Redeploy OSGi bundles automatically with fizzed-watcher-maven-plugin

September 17, 2015

Being able to redeploy your OSGi bundles automatically when you make changes to their source code is very useful when developing Apache Sling applications, for example.

Today I tried the fizzed-watcher-maven-plugin on a Sling sample bundle, and it seems to work quite well. I just had to add the following to my POM:


And changing any file under src/main causes the bundle to be rebuilt and (via Sling’s default autoInstallBundle profile) reinstalled in my test Sling instance.

To start the plugin with that setup I used

mvn fizzed-watcher:run -Dsling.url=http://localhost:8080/system/console

See for more info.

Filed under: very useful.

jq : sed, grep and awk for json

September 26, 2013

From the very useful tools department: today I stumbled on jq, via Jeroen Janssen’s 7 command-line tools for data science blog post.

As the tagline says, jq is like sed, grep and awk for json: a command-line filter that lets you format, select and output JSON data.

As an example, here’s how you can list all the OSGi bundles from your Sling instance together with their state. The raw bundles.json input looks like this:

  "data": [
      "category": "",
      "symbolicName": "org.apache.felix.framework",
      "version": "4.2.0",
      "state": "Active",
      "stateRaw": 32,
      "fragment": false,
      "name": "System Bundle",
      "id": 0
      "category": "",
      "symbolicName": "org.apache.aries.jmx.api",
      "version": "0.3.0",

And here’s the curl + jq command:

$ curl -s -u admin:admin http://localhost:8080/system/console/bundles.json | \
jq '.data | .[] | .symbolicName + " " + .state ' | sort

"derby Active"
"groovy-all Active"
"jcl.over.slf4j Active"
"log4j.over.slf4j Active"
"org.apache.aries.jmx.api Active"
"org.apache.aries.jmx.core Active"

Neat, isn’t it?

See jq’s tutorial and manual for more details.

List all your Maven dependencies

July 8, 2010

Here’s a one-liner (well, two) that neatly lists all the Maven dependencies from your project. Useful to check their licenses, for example.

# first grab all dependencies
mvn dependency:resolve

# then list them with -o to keep noise low,
# remove extra information and duplicates
mvn -o dependency:list \
| grep ":.*:.*:.*" \
| cut -d] -f2- \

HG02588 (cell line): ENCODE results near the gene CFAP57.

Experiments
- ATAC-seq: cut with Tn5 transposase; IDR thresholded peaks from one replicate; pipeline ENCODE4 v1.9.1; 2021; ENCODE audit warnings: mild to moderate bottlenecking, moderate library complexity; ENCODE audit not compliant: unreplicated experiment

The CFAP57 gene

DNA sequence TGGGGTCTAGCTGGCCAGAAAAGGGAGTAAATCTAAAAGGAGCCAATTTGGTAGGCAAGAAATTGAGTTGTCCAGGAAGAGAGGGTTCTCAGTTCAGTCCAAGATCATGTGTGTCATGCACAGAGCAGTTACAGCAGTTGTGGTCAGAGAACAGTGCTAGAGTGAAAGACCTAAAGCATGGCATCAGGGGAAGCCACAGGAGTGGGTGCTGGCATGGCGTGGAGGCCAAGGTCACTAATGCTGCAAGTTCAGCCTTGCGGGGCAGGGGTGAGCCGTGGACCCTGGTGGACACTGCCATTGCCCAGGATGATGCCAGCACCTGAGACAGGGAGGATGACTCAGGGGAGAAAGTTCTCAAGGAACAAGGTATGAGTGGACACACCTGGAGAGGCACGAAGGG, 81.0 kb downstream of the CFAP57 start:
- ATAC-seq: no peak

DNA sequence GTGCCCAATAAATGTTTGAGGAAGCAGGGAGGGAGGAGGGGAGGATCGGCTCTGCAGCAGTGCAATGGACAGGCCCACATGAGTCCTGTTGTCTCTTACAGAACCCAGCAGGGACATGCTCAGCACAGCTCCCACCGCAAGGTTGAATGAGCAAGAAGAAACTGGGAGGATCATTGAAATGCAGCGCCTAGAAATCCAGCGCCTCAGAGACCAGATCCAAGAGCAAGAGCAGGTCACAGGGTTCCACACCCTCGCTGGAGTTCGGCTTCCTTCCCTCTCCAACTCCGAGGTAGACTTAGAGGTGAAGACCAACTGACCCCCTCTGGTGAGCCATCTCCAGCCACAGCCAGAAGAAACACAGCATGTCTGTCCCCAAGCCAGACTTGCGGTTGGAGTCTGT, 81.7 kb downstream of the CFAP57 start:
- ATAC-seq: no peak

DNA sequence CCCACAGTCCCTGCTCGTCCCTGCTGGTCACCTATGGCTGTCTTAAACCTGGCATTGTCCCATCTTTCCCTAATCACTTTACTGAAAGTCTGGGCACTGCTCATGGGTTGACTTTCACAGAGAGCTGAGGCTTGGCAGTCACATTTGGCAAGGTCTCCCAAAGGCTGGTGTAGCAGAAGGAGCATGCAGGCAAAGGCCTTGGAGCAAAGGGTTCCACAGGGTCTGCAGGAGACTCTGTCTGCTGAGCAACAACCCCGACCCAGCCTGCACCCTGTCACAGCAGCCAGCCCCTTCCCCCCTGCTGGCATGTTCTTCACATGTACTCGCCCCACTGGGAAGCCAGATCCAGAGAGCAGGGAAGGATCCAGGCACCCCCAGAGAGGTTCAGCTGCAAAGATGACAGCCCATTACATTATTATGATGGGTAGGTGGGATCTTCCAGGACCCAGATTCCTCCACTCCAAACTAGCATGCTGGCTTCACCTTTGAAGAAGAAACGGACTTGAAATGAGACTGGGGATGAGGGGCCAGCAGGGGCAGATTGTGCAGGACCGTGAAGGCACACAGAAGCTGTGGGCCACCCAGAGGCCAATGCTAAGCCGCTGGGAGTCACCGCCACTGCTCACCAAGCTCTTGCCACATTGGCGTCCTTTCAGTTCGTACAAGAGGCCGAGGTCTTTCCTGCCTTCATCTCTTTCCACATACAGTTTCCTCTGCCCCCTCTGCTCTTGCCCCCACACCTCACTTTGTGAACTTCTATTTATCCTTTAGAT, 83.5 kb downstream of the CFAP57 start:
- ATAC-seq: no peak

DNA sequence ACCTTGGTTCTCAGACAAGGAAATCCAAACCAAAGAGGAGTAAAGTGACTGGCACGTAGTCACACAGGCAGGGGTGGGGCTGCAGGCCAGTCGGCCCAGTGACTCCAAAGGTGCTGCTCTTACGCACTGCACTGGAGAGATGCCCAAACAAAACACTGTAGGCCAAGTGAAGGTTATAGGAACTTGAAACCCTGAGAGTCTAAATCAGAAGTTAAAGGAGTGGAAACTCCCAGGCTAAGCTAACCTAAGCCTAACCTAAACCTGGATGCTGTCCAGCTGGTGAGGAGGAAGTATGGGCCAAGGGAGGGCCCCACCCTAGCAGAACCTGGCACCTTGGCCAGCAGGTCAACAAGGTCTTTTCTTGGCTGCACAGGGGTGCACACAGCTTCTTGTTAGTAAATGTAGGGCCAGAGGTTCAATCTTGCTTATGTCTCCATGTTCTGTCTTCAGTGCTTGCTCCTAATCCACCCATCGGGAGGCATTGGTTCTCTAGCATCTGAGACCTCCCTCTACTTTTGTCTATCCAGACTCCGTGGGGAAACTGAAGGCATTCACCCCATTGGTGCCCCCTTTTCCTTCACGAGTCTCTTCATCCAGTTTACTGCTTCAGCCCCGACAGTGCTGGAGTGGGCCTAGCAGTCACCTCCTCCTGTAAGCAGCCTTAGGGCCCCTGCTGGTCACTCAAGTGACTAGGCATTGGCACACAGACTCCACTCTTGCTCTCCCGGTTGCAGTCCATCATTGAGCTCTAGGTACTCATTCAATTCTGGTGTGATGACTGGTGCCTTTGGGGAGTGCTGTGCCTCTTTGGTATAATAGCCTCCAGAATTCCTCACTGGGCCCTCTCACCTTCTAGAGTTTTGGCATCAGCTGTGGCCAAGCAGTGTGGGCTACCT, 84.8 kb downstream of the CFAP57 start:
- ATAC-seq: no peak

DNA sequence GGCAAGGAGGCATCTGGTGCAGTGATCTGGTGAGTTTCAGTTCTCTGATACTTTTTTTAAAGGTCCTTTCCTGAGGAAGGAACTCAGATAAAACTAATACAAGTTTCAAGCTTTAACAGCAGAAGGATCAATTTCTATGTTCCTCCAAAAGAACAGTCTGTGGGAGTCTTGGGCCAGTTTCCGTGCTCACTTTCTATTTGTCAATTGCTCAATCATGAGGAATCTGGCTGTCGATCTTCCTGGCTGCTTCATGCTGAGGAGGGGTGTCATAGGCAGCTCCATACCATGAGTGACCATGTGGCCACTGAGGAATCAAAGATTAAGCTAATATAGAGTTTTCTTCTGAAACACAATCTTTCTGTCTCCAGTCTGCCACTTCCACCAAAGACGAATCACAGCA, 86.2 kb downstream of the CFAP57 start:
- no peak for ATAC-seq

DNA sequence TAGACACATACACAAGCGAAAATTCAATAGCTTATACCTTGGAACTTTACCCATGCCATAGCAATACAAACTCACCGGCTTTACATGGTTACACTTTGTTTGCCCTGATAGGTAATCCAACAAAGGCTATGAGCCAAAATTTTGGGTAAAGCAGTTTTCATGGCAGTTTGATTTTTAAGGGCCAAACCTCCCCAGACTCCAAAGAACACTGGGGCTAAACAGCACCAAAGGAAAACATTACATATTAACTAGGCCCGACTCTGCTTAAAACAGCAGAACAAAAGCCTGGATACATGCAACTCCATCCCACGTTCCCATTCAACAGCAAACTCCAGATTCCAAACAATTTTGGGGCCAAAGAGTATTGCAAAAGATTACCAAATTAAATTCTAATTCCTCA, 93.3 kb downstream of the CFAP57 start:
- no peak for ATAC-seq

| sed 's/:[a-z]*$//g' \
| sort -u 

The output looks like this:


so it’s also useful to detect multiple versions of the same dependency in a multi-module project.

Faster testing with the Maven CLI plugin

May 5, 2009

Although it’s not that new, I discovered Don Brown’s Maven CLI plugin only this morning, and played with mojavelinux‘ s enhanced version which supports -D parameters and profiles, among other things.

The great thing is to be able to run a simple test or test -D MyTest command quickly. You first start Maven with mvn cli:execute-phase, which gives you a maven2> command prompt to start Maven lifecycle phases. As Maven is already started, phases run much quicker than when starting from scratch.

In my experiments, the test command ran about five times faster than using mvn -o test, but the difference depends how fast your tests are, of course.

To setup the plugin, I’m adding the following to my settings.xml, so as to not interfere with project’s POMs, as the CLI is more an environment feature than a project thing:

  mvn settings.xml that enable the CLI plugin described at
  (For example "mvn cli:execute-phase")
          <name>JBoss Repository</name>

Find more info on the mojavelinux page.

Great tool – thanks Don Brown and mojavelinux!

svn one-liner: when did bob commit stuff here?

January 14, 2009

From the blogging this to remember next time department:

find src -type f \
| grep -v svn \
| while read f
  echo "FILE:$f" 
  svn log -q
done \
| egrep 'FILE|bob'

Additional svn log options like -r can be used to restrict the range.

Update: Julian mentions a way to avoid the grep, using find src -name .svn -prune -o -type f -print

The girl effect

November 28, 2008

As a fan of well delivered presentations (who cannot afford forklifts when speaking unfortunately) I find the girl effect‘s use of kinetic typography incredibly efficient. Full-screen viewing recommended.

Delivering a 50-minutes presentation like this would require paramedics on site I guess, but it looks so efficient for short and powerful messages…maybe I should try that in a future talk ;-)

What svn revision was this branch created in?

November 26, 2008

Let’s talk about non-controversial subjects for a change: how do I find out in which svn revision a branch was created?

The answer is svn log --stop-on-copy . which stops at the revision that created the branch.

Courtesy of Jukka, filed in the notes to self category.